New Orleans gears up for Fat Tuesday

Nearly one million visitors are expected to descend on New Orleans for Mardi Gras, which ends on Fat Tuesday.

With hotels booked at 99 percent capacity, police and local authorities tell Fox News they are working round the clock to keep party and parade goers safe. Kristian Sonnier, vice president of communications and public relations for the New Orleans Convention and Visitors Bureau says Mardi Gras is the “king of events,” for New Orleans and is actually quite family friendly, despite some parties' reputations.

“I think it gets misunderstood a lot of times but the Mardi Gras that I participate in is full of kids,” Sonnier told Fox News.

"So bring the whole family, come on down to Mardi Gras, no one does it like we do.”


This year, LED illuminated floats with TV screens and a special celebrity king were all featured as part of the parades leading up to Fat Tuesday, says Barry Landry, director of communications for the Louisiana Office of Tourism. Landry says all parts of the state celebrate  “the biggest free party on Earth,” but New Orleans is the epicenter.

According to Landry, the city’s largest parades are put on by two “krewes,” Endymion and Bacchus.

“To kick off the parade, they [Endymion] had a spotlight that shined their logo into the clouds and in the air,” Landry said. “Kind of like a bat signal which was pretty interesting for the crowds this year.”

Endymion has 37 floats with nearly 3,100 riders, according to the krewe’s website. This year, floats in the Endymion parade featured high tech LED lights and live crowd shots played on large TV screens. The Bacchus parade was hosted by celebrity king, actor Jim Caviezel. Previous celebrity kings have included actors Anthony Mackie, John C. Reilly and Hugh Laurie.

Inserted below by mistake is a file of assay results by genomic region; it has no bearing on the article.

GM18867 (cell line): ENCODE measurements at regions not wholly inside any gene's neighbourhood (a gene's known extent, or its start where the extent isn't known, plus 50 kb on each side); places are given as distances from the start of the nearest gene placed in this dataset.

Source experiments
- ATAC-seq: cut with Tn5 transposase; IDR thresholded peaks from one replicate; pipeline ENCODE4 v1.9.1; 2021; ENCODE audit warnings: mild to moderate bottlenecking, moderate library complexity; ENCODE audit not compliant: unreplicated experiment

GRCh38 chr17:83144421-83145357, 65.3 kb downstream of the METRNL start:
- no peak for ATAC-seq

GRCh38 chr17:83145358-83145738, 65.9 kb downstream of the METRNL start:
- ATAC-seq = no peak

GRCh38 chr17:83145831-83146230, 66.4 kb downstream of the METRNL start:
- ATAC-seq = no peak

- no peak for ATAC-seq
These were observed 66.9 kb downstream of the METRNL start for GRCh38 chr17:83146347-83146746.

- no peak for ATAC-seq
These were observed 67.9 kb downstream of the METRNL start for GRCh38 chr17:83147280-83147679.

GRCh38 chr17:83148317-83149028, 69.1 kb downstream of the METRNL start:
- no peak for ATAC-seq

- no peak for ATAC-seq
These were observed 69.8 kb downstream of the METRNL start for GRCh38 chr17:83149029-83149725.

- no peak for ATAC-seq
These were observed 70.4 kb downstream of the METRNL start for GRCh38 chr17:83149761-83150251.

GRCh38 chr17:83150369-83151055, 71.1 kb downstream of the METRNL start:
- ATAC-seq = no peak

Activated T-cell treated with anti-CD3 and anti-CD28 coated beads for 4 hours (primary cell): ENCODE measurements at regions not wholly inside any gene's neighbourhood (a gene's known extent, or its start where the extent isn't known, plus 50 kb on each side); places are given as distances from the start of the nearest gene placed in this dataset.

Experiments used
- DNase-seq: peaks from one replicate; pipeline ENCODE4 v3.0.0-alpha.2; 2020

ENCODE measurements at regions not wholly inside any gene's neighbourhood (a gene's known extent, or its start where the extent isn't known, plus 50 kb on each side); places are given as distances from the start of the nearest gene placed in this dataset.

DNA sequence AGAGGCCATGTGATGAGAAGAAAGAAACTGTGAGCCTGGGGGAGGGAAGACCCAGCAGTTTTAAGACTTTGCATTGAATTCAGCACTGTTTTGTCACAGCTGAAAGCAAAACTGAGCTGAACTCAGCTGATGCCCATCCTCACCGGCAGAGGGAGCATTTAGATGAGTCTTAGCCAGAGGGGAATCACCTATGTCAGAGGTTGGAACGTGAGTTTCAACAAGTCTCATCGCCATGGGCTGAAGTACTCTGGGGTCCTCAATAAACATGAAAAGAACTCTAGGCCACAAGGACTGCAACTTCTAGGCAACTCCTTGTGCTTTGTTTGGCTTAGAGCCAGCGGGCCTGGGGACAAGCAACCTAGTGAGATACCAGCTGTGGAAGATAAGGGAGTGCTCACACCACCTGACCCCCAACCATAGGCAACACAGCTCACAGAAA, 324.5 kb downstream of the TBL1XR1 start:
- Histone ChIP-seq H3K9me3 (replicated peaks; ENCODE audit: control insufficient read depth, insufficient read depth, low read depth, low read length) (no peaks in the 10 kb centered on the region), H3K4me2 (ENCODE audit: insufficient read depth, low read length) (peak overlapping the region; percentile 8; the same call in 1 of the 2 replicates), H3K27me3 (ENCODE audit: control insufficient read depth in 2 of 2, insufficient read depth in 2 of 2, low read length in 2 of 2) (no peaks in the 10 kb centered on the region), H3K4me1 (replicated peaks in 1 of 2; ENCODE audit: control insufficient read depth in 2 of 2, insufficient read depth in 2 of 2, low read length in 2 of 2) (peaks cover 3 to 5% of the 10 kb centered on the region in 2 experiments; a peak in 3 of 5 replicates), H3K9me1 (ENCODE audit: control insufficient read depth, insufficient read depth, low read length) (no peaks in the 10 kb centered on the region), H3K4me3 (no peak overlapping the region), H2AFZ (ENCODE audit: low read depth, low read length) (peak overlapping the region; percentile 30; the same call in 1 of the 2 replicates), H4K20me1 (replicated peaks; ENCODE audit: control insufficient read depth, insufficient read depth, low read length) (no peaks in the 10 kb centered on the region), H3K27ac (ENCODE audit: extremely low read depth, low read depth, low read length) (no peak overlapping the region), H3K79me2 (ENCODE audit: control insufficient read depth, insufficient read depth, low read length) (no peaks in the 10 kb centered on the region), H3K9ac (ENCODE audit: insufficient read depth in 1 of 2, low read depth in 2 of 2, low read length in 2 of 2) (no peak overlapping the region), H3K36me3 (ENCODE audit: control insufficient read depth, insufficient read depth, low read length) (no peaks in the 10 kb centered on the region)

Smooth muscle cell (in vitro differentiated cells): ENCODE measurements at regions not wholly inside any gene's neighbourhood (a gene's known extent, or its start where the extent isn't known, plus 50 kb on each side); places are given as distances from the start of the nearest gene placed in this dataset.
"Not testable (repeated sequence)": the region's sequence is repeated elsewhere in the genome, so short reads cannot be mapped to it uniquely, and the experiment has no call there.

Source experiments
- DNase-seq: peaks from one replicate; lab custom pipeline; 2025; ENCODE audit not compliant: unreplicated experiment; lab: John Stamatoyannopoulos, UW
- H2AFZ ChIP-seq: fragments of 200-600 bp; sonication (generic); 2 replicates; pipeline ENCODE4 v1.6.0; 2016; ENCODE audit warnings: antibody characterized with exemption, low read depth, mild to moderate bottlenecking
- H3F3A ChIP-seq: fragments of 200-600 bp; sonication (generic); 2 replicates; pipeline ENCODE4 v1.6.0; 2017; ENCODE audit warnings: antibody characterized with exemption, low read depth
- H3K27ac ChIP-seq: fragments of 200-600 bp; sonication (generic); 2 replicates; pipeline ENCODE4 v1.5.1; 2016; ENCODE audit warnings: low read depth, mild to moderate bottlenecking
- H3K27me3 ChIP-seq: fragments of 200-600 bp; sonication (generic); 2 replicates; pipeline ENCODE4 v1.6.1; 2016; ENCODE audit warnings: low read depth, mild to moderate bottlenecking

And of course, Mardi Gras means lots of goodies for all guests.

More than one billion pairs of beads and over 500,000 king cakes are sold in New Orleans during Mardi Gras season, according to the New Orleans Convention and Visitors Bureau.

Landry says the event is a huge economic driver for city- and region-- which expects to rake in from $850 million to nearly $1 billion.


With thousands flooding the city streets, New Orleans' security is also a major focus during Mardi Gras. Aaron Miller, director of the Office of Homeland Security and Emergency Preparedness for the city, says his department works with local, state and federal authorities year round. He adds that law enforcement is working to keep parade watchers safe after a suspected drunk driver plowed through a crowd of people during a parade on Saturday night.

“We always take a look at the lessons learned from any special event,” Miller said. “One of the decisions from Saturday night was that we needed to be able to keep traffic flowing and open to allow emergency vehicles [into] the area.”

A large-scale cleanup will be underway shortly after midnight on Tuesday evening.  Nearly 650 workers will clean the streets and return them to normal within a few hours after “Fat Tuesday" ends-- and the much more somber Lent season begins.